As the first wave of NFL free agency passes, the Ravens find themselves in a position where their biggest moves were the ones they didn’t make. How does the team best equip Lamar Jackson for success going forward?
After making early headlines on the first morning of legal tampering by signing Kevin Zeitler, the Ravens allowed numerous key free agents to sign elsewhere in the following days. Other than signing Sammy Watkins, the team made no new acquisitions of any immediate notability in the process. They did re-sign Tyus Bowser and Derek Wolfe.
Despite the addition of Watkins at wide receiver, there are still potential moves the Ravens can make that will set up Lamar Jackson to have a superb 2021. Hope is far from lost on the team’s offense making improvements this season, so let’s take a look at some of the possibilities.
Trade for Zach Ertz
The Ravens recently restructured the deals of Calais Campbell and Brandon Williams to free up close to $5 million in cap space. The extra cash they brought in from those restructures, along with the lack of credible options at wide receiver available, could make a trade with the Philadelphia Eagles much more interesting to the front office than it was last week.
The history of trade interest has already been well documented, and NFL Network’s Mike Silver recently reported that multiple teams were interested in trading for Ertz.
While no deal was made at the time, perhaps a combination of Philadelphia having to lower their asking price and the Ravens needing another pass-catching option could translate to a deal being made. Before last season Ertz was a model of consistency at the tight end position, and Jackson in two tight end sets featuring him and Mark Andrews would give defensive coordinators nightmares.
Continue bolstering the offensive line
Bringing in Kevin Zeitler was a tremendous start for the Ravens in returning their offensive line to form, but more moves will be needed if they want to ensure we don’t have a repeat of Buffalo for Jackson in 2021. With the impending exit of Orlando Brown via trade or next season’s free agency also looming, this issue is paramount.
There are still some veteran names on the market at offensive tackle, most notably former Raven Rick Wagner and Alejandro Villanueva. Both are likely on the tail ends of their career and would like to play with a winner, especially one that runs the ball. While some may view Baltimore as a less than ideal situation for wide receivers, the exact opposite is the case when it comes to offensive linemen.
There are also plenty of names available in the draft on the interior, players like Wyatt Davis and Creed Humphrey are already becoming favorites of the Ravens Flock on social media. Both would be incredible fits to this team, from a production standpoint as well as their tough, grinder reputations.
Utilize running backs in the passing game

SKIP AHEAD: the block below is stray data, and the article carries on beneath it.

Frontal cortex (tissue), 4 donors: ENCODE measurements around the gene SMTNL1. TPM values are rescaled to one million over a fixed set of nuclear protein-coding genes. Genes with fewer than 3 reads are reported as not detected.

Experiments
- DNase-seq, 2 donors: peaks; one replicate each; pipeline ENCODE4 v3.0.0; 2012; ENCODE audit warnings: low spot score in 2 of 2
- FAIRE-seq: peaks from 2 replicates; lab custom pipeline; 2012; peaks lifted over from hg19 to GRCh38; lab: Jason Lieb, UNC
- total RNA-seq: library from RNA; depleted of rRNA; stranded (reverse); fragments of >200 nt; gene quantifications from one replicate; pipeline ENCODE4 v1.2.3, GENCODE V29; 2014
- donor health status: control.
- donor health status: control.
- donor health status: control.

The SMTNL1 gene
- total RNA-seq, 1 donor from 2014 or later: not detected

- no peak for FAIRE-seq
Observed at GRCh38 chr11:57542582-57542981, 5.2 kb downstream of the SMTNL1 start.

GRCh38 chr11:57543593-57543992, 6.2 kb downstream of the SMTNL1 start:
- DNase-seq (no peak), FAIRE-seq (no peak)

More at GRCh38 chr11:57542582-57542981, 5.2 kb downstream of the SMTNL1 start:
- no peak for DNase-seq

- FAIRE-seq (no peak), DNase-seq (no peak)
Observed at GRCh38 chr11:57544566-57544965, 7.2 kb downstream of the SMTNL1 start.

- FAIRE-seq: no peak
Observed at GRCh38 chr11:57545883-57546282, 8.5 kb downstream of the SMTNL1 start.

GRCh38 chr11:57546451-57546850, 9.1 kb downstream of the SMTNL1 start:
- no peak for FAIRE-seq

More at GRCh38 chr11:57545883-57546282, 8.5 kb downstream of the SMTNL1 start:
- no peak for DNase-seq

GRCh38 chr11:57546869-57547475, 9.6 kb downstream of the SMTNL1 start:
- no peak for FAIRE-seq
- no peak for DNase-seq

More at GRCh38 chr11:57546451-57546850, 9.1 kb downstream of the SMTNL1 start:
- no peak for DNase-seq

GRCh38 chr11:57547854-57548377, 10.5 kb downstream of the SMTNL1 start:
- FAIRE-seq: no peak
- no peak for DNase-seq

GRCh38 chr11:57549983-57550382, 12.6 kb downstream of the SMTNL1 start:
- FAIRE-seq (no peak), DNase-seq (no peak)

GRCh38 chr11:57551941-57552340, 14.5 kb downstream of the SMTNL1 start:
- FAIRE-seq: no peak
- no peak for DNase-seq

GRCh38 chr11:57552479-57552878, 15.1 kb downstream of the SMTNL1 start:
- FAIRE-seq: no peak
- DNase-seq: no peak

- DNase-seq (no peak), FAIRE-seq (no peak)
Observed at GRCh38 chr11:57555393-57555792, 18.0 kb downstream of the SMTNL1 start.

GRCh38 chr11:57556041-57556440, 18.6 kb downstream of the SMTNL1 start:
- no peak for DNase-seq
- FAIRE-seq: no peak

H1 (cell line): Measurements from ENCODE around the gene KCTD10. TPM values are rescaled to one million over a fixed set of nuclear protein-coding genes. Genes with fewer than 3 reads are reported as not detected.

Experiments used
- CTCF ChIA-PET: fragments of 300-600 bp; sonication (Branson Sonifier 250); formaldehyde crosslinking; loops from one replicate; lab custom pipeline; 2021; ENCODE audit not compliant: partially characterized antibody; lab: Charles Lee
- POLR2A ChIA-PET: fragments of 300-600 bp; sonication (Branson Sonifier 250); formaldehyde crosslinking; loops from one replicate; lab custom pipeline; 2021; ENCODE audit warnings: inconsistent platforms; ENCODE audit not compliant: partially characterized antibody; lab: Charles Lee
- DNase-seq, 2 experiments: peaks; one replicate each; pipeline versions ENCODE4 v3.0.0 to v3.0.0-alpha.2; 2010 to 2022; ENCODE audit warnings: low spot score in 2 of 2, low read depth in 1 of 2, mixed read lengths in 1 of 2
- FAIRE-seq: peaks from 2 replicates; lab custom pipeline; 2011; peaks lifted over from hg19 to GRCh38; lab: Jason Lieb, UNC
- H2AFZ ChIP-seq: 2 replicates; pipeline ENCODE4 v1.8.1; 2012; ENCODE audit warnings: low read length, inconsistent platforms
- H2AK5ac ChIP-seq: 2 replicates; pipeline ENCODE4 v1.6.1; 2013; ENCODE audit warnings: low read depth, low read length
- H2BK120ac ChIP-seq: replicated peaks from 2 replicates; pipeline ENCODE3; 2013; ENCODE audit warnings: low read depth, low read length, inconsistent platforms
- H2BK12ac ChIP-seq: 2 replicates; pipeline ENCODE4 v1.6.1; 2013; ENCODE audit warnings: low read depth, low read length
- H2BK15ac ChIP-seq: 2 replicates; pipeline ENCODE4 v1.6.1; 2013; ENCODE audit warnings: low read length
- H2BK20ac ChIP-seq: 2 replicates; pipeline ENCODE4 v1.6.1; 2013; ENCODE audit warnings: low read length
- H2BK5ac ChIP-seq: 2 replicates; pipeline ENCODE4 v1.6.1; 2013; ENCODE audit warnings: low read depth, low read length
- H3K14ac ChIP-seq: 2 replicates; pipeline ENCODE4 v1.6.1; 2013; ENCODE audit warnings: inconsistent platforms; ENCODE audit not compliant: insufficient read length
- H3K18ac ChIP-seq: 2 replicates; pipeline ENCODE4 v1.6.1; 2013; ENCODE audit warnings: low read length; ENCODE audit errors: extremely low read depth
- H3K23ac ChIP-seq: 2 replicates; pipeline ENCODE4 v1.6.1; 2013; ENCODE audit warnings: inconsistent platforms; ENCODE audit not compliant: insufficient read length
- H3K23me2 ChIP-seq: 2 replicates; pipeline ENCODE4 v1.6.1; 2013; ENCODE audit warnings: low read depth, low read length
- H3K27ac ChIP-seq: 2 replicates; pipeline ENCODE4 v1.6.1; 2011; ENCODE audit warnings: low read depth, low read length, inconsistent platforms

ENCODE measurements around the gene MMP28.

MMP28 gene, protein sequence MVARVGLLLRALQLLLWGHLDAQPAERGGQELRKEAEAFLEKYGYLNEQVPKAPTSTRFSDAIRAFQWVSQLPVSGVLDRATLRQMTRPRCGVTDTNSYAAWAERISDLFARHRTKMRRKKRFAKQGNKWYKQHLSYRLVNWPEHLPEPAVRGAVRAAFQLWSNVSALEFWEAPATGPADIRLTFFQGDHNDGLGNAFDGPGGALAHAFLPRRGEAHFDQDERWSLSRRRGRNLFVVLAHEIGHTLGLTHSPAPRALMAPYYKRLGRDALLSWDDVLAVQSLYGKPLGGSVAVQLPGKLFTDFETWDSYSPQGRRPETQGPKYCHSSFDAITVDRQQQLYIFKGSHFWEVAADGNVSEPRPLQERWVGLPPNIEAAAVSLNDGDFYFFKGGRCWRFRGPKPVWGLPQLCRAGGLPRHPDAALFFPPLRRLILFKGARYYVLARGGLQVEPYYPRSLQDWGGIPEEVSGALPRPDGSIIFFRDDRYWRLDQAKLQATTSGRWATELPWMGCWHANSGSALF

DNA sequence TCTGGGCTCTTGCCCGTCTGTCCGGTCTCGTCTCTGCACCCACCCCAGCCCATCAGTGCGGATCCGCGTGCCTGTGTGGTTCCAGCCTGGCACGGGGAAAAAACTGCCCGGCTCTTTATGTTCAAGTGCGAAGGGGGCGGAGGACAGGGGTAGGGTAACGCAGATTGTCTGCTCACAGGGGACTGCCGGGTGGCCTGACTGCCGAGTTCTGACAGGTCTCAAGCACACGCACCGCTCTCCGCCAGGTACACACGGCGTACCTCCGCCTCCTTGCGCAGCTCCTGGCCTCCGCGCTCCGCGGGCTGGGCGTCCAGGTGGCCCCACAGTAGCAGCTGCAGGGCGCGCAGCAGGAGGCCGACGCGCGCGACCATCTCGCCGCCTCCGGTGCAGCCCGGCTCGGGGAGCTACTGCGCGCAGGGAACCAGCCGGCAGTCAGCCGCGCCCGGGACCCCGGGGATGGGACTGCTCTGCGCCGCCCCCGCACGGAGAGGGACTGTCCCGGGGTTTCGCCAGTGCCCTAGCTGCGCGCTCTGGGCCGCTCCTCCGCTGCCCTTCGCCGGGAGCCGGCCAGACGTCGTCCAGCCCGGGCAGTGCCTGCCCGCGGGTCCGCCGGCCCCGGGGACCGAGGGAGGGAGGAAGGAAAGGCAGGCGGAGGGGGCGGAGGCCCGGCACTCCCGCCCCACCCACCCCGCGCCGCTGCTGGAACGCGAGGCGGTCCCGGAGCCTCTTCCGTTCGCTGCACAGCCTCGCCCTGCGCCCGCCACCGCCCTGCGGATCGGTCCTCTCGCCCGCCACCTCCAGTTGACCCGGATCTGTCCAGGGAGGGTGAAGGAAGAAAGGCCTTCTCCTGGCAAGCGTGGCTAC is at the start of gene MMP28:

Last season the Ravens targeted their running backs in the passing game 62 times, the second-fewest in the league only to Derrick Henry and the Titans. Utilizing J.K. Dobbins and Gus Edwards in the passing game more frequently, and perhaps even drafting a late-round receiving back if Justice Hill isn’t the answer, would benefit Lamar Jackson greatly in 2021.
More screens out of the backfield would not only take the heat off Lamar in games against teams who consistently blitz corners and safeties, but would also add a total new dimension to the misdirection play-action game.
If a team is already selling out to stop the run, and then has to freeze momentarily due to the threat of the screen, that only gives Jackson even more time to hit a receiver downfield in one-on-one coverage.
Draft smart at wide receiver
The Ravens took their shots on JuJu Smith-Schuster and T.Y. Hilton this week, and unfortunately neither panned out how the team hoped. With that said, we’ve heard time and time again at how talented this wide receiver draft class is, there are plenty of options available that could be a true number one wide receiver for Jackson.
“Draft smart” may seem like a pretty redundant statement, but when you look at the Ravens’ history of drafting at this position, they certainly have a type. Marquise Brown, Breshad Perriman, Torrey Smith, all had the same types of scouting reports coming out of college. Phrases like “explosive, but needs polish” and “legit deep threat” seem to come along with most notable players the Ravens select at receiver.
Complete players like Rashod Bateman and Terrace Marshall Jr should be the ones highest on the Ravens draft board this year, if we’re talking realistic options given where they select in the draft. Both are great route runners who can grab the ball out of thin air and beat man coverage on a regular basis, something the Ravens receiving core has sorely needed.
Acquiring one of these two may still require moving up a few picks on draft day, but it just may be worth it if the reward is a legit number one for Lamar Jackson over at least the next four years.